4 Create an extern method for each other C function strongly linked to the structure. As a rule of thumb, these functions can often be identified by their use of a common prefix or the use of the structure as the first parameter.

The result of these step fon an extern class might look like so:

extern class Curl `{ CURL * `}
    new `{ return curl_easy_init(); `}
    fun is_ok `{ return recv != NULL; `}
    fun cleanup `{ curl_easy_cleanup( recv ); `}

Dealing with C enums

Though not ideal, as of now it is possible to represent a C enumeration in Nit by using an extern class. The extern class is associated to the type, as usual and we can use constructors and extern methods to manipulate the fields of the enumeration.

We will use the libCURL enumeration CURLoption as example. In this case, we would declare the header of the extern class as so:

extern class CURLoption `{ CURLoption `}
    # ...

You may notice in the previous example that the extern type is not a pointer type. In this case, the enumeration type is still compatible so we can use this approach.

To obtain a value of the enumeration from Nit, we define extern constructors. We usually need one constructor per value, all it does is return the C value. In our example, we define the constructor verbose to return the value CURLOPT_VERBOSE, it can then be obtained using var x = new CURLoption.verbose.

extern class CURLoption `{ CURLoption `}
    new verbose `{ return CURLOPT_VERBOSE; `}

In order to verify the value of an instance of our extern class, we define additional methods. In our example, to check whether an instance of CURLoption is a CURLOPT_VERBOSE we add a method to our class:

extern class CURLoption `{ CURLoption `}
    new verbose `{ return CURLOPT_VERBOSE; `}
    fun is_verbose `{ return recv == CURLOPT_VERBOSE; `}

Dealing with callbacks

C libraries commonly use function pointers to callback the user code. Some libraries use this to notify the program of available data, execute tasks in the background or react to events. They will usually use function pointers with some sort of user data.

There is no direct equivalent to function pointers in Nit. However there is an object oriented way to achieve the same goals.

Let's reuse the libCURL example, it uses function pointers to notify the user code of data availability. The user code then manages the data, write it to disk or keep it in memory.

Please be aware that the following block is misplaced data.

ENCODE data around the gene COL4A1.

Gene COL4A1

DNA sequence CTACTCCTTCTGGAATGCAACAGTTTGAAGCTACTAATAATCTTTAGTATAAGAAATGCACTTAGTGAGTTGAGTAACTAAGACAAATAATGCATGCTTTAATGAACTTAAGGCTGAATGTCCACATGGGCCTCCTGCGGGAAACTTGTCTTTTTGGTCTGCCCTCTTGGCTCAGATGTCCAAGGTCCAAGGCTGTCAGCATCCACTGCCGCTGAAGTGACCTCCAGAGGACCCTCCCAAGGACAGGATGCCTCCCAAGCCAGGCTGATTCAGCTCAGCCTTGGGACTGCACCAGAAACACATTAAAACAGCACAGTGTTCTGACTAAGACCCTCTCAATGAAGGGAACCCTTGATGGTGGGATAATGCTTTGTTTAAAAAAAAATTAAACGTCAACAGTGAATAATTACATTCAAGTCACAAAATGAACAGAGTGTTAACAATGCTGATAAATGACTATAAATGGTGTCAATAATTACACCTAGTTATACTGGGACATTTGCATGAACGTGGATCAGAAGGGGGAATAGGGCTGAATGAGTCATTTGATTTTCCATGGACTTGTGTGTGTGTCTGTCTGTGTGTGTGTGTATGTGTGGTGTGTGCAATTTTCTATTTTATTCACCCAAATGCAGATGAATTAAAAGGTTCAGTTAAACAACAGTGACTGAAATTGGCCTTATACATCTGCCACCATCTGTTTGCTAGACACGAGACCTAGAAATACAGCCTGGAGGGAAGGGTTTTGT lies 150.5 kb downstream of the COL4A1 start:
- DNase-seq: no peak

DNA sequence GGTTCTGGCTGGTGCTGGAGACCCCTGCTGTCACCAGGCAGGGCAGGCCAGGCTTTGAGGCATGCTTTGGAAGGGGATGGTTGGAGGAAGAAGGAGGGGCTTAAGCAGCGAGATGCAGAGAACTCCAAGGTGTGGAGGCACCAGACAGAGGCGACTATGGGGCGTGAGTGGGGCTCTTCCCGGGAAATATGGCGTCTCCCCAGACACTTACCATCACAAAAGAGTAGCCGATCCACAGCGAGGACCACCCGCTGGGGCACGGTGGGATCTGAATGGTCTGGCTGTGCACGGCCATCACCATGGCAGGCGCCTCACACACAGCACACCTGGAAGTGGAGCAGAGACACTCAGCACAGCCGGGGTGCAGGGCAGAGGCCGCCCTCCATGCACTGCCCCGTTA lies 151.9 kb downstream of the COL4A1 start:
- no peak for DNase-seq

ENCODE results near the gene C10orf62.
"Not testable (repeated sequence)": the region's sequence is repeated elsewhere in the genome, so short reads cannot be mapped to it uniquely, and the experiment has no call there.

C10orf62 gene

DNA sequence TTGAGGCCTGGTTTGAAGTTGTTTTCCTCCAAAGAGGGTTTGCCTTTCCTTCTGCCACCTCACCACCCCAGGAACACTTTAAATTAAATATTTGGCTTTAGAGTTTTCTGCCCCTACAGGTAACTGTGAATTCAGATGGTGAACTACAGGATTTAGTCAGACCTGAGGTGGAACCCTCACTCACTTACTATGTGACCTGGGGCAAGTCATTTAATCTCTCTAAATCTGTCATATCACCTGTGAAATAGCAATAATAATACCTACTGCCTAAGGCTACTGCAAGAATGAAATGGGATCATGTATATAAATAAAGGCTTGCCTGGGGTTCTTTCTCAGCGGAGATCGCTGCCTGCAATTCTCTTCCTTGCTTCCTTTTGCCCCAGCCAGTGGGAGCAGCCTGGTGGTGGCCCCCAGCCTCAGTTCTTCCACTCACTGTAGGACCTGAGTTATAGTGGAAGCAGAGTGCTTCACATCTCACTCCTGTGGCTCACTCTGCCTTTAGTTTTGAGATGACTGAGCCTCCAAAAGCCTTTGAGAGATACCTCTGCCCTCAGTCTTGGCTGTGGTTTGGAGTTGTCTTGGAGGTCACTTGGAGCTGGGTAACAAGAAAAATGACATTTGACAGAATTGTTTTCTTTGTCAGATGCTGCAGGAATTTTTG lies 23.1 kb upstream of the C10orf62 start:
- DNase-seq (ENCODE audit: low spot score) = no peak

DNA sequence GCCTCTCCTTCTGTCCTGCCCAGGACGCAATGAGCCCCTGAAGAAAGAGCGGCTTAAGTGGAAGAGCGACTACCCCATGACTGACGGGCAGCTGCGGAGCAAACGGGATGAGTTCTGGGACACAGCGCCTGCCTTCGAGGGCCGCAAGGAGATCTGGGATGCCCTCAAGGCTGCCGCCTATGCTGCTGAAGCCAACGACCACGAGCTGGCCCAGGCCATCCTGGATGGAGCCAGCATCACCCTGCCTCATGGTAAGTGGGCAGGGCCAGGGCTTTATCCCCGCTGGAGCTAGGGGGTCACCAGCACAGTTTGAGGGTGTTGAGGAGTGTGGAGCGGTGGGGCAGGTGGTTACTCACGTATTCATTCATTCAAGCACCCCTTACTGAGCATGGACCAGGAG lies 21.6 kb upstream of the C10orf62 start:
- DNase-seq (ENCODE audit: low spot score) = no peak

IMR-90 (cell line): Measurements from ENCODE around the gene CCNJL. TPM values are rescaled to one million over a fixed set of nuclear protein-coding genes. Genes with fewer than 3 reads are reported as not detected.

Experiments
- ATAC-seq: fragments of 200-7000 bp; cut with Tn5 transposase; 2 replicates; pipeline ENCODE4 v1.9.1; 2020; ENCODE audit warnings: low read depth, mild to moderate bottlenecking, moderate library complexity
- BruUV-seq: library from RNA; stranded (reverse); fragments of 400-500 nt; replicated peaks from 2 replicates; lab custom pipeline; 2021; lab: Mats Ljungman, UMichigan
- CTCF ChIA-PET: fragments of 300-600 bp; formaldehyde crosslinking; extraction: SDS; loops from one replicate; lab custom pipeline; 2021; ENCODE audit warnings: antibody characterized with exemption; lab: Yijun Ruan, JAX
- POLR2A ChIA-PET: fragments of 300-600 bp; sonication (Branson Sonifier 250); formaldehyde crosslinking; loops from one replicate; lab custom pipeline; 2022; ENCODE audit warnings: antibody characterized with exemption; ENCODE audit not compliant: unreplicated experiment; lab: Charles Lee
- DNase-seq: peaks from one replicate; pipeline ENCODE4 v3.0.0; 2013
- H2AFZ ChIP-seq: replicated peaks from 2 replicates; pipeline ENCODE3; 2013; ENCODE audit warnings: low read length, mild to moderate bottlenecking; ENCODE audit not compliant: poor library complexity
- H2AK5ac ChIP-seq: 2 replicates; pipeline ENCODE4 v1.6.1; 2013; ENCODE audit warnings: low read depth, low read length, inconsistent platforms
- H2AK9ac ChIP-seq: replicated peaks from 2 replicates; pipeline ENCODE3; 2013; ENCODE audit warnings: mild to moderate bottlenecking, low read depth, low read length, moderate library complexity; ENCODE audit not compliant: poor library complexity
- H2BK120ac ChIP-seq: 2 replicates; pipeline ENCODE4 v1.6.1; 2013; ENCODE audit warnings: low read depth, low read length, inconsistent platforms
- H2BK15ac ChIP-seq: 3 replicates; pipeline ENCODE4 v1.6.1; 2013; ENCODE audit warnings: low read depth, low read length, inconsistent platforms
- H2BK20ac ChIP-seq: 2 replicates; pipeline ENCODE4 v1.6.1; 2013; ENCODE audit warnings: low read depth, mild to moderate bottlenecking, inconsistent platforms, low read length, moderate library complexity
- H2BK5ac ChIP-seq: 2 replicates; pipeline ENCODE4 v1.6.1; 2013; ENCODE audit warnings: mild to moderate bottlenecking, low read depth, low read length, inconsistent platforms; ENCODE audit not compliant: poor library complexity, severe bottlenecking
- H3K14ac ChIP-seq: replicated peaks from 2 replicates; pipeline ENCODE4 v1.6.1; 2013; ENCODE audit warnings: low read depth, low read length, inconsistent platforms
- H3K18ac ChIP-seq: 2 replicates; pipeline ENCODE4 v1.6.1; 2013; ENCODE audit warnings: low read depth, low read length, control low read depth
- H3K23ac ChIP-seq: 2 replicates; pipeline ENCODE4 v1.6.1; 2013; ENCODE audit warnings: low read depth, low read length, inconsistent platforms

In this case, we create a class with a single abstract method. We will name the class CurlCallable and the method curl_callback. We will also create a C function called my_module_curl_callback and use it as target for all function pointers. This function retrieves the real targeted instance of CurlCallable stored in the user data and calls its method curl_callback.

The user code creates a subclass of CurlCallable to receive the calls. It is then passed as the user data when setting the callback. The reference count of the instance must also be incremented to stay valid until the actual callback, with CurlCallable_incr_ref.

TODO Review this section when adding an example program using this technique in the example folder.

Handling errors

Each C library has a way to reports errors, but there is no standard. It is common to use a global variable to store error code (ex: errno) or to directly return a code from each functions.

There is no standard way to manage errors in Nit either. For this reason, it is recommended to reuse the system from the C library in the Nit module. This creates a wrapper without surprise for users familiar with the C library. It is also usually much easier and cleaner to implement!

Dealing with pseudo inheritance of C structures


Import C header files

When wrapping a C library, you usually need to import a C header to access its signatures, types and macros. This importation is done in an extern block after the module declaration like so:

module my_module

    #include <curl.h>
 # ...

By default, this block is intended for the header of the C body, which covers all C implementation code. However, if you have public extern class in your module, the importation must be declared in the C header code. For wrappers it is almost always the case. To do so, the previous declaration would look like so: